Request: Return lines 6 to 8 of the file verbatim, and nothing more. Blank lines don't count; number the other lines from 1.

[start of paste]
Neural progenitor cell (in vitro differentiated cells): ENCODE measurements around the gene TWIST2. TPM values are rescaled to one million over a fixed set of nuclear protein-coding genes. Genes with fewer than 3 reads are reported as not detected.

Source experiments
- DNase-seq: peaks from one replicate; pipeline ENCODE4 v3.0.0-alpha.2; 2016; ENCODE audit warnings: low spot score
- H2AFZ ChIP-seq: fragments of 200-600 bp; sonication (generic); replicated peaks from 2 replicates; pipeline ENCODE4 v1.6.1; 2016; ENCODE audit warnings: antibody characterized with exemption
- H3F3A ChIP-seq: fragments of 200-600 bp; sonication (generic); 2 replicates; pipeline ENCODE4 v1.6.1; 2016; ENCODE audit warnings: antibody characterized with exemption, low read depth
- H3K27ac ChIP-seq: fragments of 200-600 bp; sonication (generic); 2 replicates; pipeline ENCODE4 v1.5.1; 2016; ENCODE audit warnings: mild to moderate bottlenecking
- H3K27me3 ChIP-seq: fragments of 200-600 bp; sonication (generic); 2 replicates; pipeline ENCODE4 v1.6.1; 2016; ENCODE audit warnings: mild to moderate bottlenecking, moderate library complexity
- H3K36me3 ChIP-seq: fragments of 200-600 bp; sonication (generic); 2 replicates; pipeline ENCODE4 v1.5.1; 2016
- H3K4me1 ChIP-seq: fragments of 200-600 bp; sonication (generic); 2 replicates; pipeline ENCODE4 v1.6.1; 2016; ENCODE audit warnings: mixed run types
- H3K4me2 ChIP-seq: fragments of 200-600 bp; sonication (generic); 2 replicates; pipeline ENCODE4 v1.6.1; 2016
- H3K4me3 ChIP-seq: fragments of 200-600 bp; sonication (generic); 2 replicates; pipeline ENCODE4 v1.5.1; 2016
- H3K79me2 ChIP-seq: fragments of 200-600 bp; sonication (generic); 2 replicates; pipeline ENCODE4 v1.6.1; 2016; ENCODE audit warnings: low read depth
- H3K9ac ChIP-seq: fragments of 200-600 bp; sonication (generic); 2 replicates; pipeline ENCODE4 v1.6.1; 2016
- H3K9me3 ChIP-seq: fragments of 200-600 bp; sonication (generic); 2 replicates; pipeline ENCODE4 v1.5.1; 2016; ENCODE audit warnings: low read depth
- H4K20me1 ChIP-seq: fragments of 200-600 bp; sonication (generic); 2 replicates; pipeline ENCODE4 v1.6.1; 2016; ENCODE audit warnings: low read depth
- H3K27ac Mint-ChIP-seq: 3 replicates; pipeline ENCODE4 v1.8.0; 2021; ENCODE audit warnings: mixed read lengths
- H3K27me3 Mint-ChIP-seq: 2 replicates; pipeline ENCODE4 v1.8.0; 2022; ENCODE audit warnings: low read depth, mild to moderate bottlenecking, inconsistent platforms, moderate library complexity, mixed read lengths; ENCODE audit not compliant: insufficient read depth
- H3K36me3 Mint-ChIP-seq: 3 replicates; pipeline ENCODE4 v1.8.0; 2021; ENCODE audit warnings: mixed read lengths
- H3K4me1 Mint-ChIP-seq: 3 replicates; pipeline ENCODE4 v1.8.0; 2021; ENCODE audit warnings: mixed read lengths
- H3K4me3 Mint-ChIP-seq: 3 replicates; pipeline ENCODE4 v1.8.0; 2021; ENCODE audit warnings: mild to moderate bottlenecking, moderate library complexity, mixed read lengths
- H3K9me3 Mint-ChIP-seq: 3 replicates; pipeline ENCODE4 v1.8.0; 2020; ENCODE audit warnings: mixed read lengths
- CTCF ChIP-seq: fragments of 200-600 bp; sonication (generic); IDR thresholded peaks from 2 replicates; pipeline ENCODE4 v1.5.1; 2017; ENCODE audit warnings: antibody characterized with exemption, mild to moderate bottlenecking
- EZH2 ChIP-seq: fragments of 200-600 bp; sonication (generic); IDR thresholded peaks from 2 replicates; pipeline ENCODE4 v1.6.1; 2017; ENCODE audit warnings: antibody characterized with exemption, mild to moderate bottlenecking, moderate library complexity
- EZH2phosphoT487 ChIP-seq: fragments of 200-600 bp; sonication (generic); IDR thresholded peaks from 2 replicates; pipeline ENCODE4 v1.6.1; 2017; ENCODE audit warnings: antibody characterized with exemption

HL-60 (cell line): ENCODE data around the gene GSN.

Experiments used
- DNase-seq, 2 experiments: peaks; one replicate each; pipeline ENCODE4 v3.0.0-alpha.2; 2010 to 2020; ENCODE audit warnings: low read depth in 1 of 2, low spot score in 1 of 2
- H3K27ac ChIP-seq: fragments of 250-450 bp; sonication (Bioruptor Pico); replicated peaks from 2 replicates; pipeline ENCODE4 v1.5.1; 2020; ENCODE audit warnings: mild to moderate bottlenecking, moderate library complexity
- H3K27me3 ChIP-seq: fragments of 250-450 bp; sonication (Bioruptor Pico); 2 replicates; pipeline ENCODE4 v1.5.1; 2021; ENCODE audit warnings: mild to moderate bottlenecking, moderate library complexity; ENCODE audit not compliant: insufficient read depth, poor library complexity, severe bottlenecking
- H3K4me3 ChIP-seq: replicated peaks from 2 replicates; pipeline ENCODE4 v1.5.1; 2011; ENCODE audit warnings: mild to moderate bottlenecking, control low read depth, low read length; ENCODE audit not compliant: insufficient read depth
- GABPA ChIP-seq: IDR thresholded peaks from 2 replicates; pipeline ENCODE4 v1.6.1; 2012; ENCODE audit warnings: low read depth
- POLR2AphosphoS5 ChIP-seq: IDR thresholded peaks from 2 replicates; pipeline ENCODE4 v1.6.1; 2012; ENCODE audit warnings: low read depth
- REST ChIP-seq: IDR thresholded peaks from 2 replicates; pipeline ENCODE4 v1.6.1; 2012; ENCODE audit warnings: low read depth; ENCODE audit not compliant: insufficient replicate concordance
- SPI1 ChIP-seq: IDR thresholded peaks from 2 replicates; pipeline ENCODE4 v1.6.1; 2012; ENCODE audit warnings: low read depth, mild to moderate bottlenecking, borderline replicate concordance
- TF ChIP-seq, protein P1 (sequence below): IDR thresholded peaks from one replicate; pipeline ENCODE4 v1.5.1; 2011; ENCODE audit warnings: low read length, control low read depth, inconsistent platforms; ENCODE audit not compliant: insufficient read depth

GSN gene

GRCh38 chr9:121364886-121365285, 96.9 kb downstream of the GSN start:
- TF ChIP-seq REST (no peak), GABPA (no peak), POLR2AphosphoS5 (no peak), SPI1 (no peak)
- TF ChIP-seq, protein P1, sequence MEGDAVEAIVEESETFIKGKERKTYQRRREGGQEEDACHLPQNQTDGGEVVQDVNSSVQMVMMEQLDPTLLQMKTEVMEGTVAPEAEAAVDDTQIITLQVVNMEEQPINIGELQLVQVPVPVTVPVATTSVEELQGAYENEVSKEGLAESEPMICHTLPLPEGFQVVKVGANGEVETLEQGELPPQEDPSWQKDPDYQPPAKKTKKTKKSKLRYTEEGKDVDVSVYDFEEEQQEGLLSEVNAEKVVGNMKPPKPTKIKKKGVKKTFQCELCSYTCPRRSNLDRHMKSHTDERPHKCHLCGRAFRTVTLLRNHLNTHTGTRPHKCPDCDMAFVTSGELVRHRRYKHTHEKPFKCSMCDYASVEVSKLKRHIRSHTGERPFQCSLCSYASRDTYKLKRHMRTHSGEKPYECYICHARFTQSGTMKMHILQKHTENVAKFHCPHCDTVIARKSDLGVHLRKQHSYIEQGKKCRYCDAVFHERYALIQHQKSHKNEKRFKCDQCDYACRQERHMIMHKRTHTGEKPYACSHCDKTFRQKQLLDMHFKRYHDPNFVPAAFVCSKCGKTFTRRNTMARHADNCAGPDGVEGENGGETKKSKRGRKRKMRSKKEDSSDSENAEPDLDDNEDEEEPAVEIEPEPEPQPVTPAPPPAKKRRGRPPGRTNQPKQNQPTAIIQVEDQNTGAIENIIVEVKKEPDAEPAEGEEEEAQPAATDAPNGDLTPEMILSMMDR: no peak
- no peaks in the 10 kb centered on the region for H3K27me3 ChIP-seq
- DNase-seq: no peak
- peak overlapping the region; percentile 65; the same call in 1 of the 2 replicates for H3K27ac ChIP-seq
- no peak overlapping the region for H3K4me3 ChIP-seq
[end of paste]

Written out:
- H3K27ac ChIP-seq: fragments of 200-600 bp; sonication (generic); 2 replicates; pipeline ENCODE4 v1.5.1; 2016; ENCODE audit warnings: mild to moderate bottlenecking
- H3K27me3 ChIP-seq: fragments of 200-600 bp; sonication (generic); 2 replicates; pipeline ENCODE4 v1.6.1; 2016; ENCODE audit warnings: mild to moderate bottlenecking, moderate library complexity
- H3K36me3 ChIP-seq: fragments of 200-600 bp; sonication (generic); 2 replicates; pipeline ENCODE4 v1.5.1; 2016